314 S. Main Street,
314 S. Main Street,Los Angeles, CA 90013
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Both grand opening ads posted.
I added a 1946 picture in the Photos section of this theatre’s marquee. The general rundown condition of the neighborhood is obvious.
In 1913, the Adolphus Theatre was extensively altered with the addition of a 700-seat, steel and concrete cantilevered balcony. The April 12 issue of Southwest Contractor & Manufacturer said that the project was being designed by architect Otto Jansson, which was probably a misspelling. The 1910 Yearbook of the Los Angeles Architecture Club spells his name Janssen. As he was then treasurer of the club, its spelling was probably right.
You mean people just defecate in the streets around there? And people are going to live there? LOL.
Here is a 1976 photo:
Here is a 1983 photo:
The Barclay was originally the Van Nuys.
No, the Barclay is the hotel on the northwest corner of 4th and Main. The Hippodrome was on the other side of Main, about halfway down the block going north. The new condo complex is taking over the Westiminster site and part of the old Hippodrome site. When they were breaking up the concrete for the condos, some old theater tiles were uncovered in the process.
I agree-sidestepping all that gets me pooped out.
I’ll have to find one of my pictures from a few years ago and compare. I used to walk by there every day but I’ve stopped because of the human defecation covering the sidewalk between Los Angeles and Main on 4th…..I take a different route now.
I thought they were installing a new sign because the old one had a lot of rust holes. Maybe they just sandblasted it.
Is it a new sign or the old sign restored? It looks very similar although cleaner.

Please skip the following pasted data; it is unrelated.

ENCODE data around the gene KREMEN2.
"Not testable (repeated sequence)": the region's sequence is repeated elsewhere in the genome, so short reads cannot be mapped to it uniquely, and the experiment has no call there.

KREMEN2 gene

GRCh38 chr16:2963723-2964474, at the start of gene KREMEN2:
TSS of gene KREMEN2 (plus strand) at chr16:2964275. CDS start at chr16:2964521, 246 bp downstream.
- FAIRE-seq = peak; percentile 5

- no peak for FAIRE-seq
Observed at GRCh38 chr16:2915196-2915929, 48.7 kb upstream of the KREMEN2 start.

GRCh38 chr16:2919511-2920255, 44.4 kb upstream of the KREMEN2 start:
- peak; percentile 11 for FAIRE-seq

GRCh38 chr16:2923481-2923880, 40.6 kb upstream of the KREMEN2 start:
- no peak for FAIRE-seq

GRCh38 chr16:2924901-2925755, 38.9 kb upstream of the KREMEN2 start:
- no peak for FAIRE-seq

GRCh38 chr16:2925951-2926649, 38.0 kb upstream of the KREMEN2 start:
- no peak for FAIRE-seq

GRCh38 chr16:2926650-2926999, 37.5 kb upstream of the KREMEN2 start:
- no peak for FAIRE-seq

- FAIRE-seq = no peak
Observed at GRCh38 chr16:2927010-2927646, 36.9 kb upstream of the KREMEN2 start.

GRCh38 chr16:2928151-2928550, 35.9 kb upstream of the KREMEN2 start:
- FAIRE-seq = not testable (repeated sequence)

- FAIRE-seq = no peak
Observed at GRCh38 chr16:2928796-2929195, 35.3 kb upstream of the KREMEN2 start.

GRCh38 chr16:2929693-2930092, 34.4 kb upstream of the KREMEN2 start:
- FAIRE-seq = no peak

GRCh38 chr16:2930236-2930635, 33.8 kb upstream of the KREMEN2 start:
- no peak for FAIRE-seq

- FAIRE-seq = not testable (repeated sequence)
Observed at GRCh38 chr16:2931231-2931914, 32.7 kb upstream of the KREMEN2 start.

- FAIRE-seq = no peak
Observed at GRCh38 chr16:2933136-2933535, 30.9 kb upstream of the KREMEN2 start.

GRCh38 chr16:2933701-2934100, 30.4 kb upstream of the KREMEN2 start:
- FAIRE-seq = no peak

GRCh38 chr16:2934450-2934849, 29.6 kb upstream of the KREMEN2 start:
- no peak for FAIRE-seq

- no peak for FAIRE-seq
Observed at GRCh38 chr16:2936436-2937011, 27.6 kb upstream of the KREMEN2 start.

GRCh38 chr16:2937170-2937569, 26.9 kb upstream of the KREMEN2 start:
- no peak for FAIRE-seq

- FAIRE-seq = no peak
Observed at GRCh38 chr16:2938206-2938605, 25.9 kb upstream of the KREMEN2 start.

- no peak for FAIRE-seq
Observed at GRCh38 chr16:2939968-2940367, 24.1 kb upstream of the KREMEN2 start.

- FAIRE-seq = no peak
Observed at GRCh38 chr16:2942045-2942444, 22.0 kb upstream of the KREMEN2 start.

Gentrification at 4th & Main-new sign for the Barclay, condos going up on former Westminster site:
Maybe some hyperbole. I don’t think anyone was counting.
Here is an LA Times ad dated 1/16/14:
Here is an excerpt from an LA Times article dated 8/13/61:
Sale of a parking lot, site of the old Hippodrome Theater on Main Street, for $400,000 has been announced. Harrison Memorial Trust acquired the site from Joseph Miller.
The Hippodrome Theater, built in the early 1900s, had the largest stage on the West Coast and provided circus-type entertainment with many large animal acts. The theater portion was demolished in 1952 because of the demand for automobile parking in that area.
The concrete foundation under the new construction extends into the dirt pile. I was looking at it today and was wondering if that was part of the old foundation for the theater building. I doubt if the builders would lay that out and then pour dirt all over it.
I tried a search under Adolphus instead of hippodrome and found the proofs. I think the vantage point would be from the Follies, which may have either still been in existence or alternatively was recently demolished. I’ve seen Follies photos from the LAPL as late as 1973.
Did the library add some new material? I love the 1974 photos!
The expanded view of the photo at the top of the page shows the adjoining businesses. Prohibition would have still be in effect in 1928, so I’m not sure what kind of brew the business on the left was selling.
Here are a couple of proofs from 1974. You can see the gym taking over the entire second floor:
They do match up pretty closely.
I think you’re right ken.
I did try to match up the current driveway cutouts with the old photos. I posted this photo back in January 2007, but that was before the construction started.
Compare with this LAPL photo. The white building on the far north side of the street abutted the corner of 3rd and Main, I believe, which would put the theater cutout about where you see it in the contemporary photo.
This is a bit of supposition, but if you look at the gate by the box office, you see the lighter covered floor. That corresponds with where the tile was, so that may have been the floor covering by the box office and going into the theater. I posted this photo from the LA Times blog last April.
They already tore up all that decorative tile we saw in January. I was hoping they would uncover some more of that, but the area in front of the theater has been obliterated.